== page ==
MALAYSIA: The Spanish arbitrator Gonzalo Stampa, who controversially ordered Malaysia to pay US$14.92 billion to the purported “descendants” of the last sultan of Sulu, is set to face charges in the Madrid Court on December 11.
Datuk Seri Azalina Othman Said, Malaysian Minister in the Prime Minister’s Department (Law and Institutional Reforms) told the Malaysian state media Bernama that the Madrid Court, following its own investigations, has filed criminal charges against Stampa.
If found guilty, he could face both imprisonment and fines.
Azalina emphasized in an online press conference from London on Thursday (9 Nov) that the hearing date resulted from persistent demands by the Malaysian government.
“This is not a civil case but Stampa is facing criminal charges. This is the main factor that offers consistency in Malaysia’s claim that the award by Stampa as the international arbitrator is an illegal act that is baseless.”
Azalina, currently in London, is meeting with lawyers appointed by the Malaysian government to contest the third phase of territorial claims by eight Philippine citizens who assert themselves as the legal heirs of the Sulu Sultanate.
The goal is to secure a comprehensive defeat for the claimants and their funders.
Madrid High Court nullifies Stampa’s judicial appointment in June 2021
According to Azalina, Stampa’s controversial award of US$14.92 billion is considered a ‘fraud award’, as the High Court of Justice of Madrid annulled Stampa’s judicial appointment in June 2021.
Despite this decision, Stampa continued to preside over the arbitration case, lacking the authority to do so. He later relocated the seat of arbitration to Paris in February 2022, where he issued the award against Malaysia.
Azalina highlighted the significance of the criminal case against Stampa on December 11, stating that it could potentially annul all awards made by Stampa.
The Malaysian government, acting as the complainant, will be represented during the proceeding, and a guilty finding could strengthen Malaysia’s argument that the US$14 billion award is unlawful.
Malaysia is actively working to annul the US$14.9 billion award, with recent legal developments on November 6, where the French Court annulled the order to mortgage a Malaysian Diplomatic building in Paris, and on November 9, recording the withdrawal of claims to seize Malaysia’s Diplomatic Buildings by the Sulu Group.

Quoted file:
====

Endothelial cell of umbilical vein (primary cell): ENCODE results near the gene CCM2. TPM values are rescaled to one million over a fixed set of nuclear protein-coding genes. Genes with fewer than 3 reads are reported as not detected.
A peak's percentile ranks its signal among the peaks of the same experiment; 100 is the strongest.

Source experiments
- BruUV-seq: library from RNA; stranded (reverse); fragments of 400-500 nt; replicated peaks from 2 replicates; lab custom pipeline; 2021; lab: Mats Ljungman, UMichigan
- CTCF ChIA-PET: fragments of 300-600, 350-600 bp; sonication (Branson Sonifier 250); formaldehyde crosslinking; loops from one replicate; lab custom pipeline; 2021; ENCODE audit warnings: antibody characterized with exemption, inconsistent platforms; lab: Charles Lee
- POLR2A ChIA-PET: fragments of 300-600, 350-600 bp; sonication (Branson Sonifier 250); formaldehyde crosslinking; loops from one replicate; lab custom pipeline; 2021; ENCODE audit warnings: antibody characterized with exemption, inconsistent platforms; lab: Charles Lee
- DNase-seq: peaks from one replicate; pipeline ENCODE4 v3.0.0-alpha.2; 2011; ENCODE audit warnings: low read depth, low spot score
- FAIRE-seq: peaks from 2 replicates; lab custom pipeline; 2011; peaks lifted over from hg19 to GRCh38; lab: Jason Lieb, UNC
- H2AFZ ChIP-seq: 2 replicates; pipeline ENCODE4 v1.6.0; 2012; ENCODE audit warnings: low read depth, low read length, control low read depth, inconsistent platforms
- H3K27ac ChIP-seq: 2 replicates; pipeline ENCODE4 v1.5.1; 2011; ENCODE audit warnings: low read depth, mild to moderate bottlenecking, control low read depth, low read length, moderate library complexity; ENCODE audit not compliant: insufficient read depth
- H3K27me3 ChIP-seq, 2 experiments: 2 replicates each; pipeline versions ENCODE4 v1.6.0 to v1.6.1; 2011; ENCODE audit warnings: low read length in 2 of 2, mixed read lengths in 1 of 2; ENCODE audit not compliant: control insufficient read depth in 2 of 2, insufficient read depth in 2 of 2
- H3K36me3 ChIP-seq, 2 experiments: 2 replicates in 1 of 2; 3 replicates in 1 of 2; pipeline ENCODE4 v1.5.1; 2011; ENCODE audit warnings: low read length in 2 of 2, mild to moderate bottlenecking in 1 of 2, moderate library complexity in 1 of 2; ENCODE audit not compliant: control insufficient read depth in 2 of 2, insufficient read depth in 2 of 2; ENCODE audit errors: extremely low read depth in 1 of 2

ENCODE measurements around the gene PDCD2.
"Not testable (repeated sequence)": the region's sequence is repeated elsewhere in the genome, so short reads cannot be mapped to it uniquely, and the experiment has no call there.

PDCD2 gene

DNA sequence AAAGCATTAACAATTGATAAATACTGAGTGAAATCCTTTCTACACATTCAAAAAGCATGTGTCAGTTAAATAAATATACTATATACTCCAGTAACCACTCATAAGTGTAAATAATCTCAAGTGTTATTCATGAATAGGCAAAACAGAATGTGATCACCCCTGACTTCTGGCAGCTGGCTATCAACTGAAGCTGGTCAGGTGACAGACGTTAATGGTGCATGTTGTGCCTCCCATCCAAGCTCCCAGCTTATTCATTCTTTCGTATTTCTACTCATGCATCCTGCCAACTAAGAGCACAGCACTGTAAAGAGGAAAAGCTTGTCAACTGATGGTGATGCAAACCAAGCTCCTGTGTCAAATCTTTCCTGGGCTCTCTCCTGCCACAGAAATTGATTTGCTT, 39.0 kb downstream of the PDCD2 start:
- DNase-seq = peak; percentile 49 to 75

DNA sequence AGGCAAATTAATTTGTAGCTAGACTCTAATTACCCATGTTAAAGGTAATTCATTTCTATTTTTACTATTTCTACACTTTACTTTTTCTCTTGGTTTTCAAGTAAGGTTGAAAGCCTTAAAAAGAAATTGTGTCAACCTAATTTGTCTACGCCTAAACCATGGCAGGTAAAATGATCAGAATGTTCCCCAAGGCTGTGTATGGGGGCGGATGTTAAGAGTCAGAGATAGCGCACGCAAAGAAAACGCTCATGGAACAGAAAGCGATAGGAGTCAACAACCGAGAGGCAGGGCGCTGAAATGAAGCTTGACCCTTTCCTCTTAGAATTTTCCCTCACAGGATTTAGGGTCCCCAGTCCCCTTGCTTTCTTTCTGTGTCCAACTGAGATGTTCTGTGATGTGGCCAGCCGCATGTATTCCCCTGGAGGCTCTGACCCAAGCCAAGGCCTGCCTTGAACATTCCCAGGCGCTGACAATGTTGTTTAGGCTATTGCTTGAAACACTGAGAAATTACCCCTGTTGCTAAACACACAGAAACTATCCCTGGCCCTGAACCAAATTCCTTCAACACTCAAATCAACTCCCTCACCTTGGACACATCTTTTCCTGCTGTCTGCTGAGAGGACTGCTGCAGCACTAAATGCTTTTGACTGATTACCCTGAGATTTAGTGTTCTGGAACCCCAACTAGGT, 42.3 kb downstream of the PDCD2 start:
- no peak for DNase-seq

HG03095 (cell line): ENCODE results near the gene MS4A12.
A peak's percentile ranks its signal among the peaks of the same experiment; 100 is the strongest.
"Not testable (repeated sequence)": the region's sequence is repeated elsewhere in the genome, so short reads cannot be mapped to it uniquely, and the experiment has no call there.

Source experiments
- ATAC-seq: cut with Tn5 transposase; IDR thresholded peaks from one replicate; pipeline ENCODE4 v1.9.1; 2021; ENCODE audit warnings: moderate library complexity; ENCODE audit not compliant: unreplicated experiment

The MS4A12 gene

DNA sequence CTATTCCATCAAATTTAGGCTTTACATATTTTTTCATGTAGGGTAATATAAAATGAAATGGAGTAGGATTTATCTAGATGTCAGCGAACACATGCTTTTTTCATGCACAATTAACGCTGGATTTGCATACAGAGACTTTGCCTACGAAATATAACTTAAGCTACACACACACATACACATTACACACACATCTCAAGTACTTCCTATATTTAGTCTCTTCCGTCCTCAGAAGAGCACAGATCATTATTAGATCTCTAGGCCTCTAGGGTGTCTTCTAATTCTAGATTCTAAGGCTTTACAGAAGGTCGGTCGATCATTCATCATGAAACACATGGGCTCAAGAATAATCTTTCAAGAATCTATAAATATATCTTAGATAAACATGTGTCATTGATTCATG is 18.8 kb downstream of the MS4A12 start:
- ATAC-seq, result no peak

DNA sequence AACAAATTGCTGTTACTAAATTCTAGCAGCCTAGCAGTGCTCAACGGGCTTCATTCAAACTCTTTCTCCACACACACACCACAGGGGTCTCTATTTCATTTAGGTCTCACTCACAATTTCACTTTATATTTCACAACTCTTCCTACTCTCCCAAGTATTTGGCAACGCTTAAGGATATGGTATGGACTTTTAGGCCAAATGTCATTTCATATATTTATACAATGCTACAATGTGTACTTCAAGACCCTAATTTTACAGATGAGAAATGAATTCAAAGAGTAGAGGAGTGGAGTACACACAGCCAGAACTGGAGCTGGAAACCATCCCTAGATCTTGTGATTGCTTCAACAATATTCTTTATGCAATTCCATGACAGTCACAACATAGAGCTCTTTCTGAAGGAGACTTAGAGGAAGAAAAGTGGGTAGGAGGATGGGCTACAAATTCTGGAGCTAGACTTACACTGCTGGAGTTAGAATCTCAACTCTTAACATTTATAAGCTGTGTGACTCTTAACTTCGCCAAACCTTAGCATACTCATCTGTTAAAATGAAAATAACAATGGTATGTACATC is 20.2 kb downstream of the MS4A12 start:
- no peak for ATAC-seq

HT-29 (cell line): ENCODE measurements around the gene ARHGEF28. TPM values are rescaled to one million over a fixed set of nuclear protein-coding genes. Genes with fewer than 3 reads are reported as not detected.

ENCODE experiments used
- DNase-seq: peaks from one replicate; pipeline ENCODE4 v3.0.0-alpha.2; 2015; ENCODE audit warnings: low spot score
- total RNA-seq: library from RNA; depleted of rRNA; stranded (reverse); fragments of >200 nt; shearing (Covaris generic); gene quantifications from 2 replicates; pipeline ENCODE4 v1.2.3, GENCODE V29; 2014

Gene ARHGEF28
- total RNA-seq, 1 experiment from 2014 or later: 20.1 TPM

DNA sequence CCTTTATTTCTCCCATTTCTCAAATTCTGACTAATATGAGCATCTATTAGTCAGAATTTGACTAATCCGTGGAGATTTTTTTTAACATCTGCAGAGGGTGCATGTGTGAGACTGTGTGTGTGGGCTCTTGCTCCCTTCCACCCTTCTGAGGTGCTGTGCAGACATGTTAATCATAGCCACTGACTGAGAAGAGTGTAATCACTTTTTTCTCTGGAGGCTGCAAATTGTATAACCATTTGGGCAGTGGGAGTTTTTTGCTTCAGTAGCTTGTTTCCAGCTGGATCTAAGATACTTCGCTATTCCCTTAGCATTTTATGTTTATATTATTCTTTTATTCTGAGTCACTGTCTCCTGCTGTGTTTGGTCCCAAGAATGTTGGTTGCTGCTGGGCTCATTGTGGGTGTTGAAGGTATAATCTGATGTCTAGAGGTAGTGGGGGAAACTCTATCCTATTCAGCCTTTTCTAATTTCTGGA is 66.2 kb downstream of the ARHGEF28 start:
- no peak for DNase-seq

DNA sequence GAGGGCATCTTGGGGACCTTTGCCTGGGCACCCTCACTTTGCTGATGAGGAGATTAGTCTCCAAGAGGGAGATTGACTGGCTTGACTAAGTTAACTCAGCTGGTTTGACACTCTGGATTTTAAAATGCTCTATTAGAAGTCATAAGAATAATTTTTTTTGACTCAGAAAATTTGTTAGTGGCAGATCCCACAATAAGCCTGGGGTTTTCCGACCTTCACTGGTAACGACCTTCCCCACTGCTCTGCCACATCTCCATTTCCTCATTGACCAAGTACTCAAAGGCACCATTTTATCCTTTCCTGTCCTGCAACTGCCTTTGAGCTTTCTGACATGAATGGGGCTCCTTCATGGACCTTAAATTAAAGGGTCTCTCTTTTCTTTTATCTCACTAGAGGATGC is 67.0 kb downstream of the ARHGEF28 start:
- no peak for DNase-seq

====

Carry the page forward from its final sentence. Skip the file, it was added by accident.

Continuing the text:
According to a Press statement issued by Azalina on Thursday, the Paris Court of Appeal refused the recognition and enforcement of the partial award on June 6, this year, and the enforcement of the final award has been stayed pending the outcome of annulment proceedings.
“In light of these developments, the Government of Malaysia is confident that the ultimate annulment of the purported final award by the Paris Court of Appeal is only a matter of time, and is making every effort to secure that result as quickly as possible. ”
In a Facebook post on Thursday, Azalina shared that there are crucial decisions expected in the upcoming weeks. Despite Malaysia receiving favourable rulings in the Sulu Claim from courts like the Luxembourg Court and The Hague, threats to the country’s sovereignty persist.
The Sulu Claim case is scheduled to be heard in the Paris Court on November 16, 2023, and in the Madrid Court on December 11.
“Do not challenge Malaysia’s sovereignty. The government will take every action to defend our sovereignty and every inch of our homeland from external threats. This is my promise and the promise of the Malaysian government,” she remarked.
The self-proclaimed “successors-in-interest” to Sultan Jamalul Kiram II, initiated a claim against the Malaysian government through an international arbitration proceeding in Madrid, Spain since 2018.
In March last year, the French arbitration court instructed the Malaysian government to pay the Sulu Sultan’s heirs. In July 2022, two Luxembourg-based subsidiaries of Petronas were seized by court bailiffs as part of the heirs’ effort to claim the award.
The Spanish arbitrator Gonzalo Stampa, reasoned that Malaysia had reneged on the 1878 agreements between Sultan Mohamet Jamal Al Alam (the then Sultan of Sulu) and Baron de Overbeck and Alfred Dent, representatives of the British North Borneo Company.
Sultan of Sulu granted sovereign rights to parts of Sabah today, in return for an annual RM5,300 token payment.
In 1936, the payment temporarily ceased when the last formally recognised sultan of Sulu, Jamalul Kiram II died without heirs.
The payment resumed only after North Borneo High Court Chief Justice Charles F Macaskie named nine court-appointed heirs in 1939.
Malaysia government took over these payments after the formation of the country in 1963 until Datuk Seri Najib Razak administration halted the payment in 2013 when more than 200 armed militants, believed to be linked to the Sulu Sultanate, invaded Lahad Datu and resulted in 78 deaths.
The Malaysian government had claimed that the armed incursion caused a breach of the 1878 agreement, which the heirs of Sulu Sultan disputed.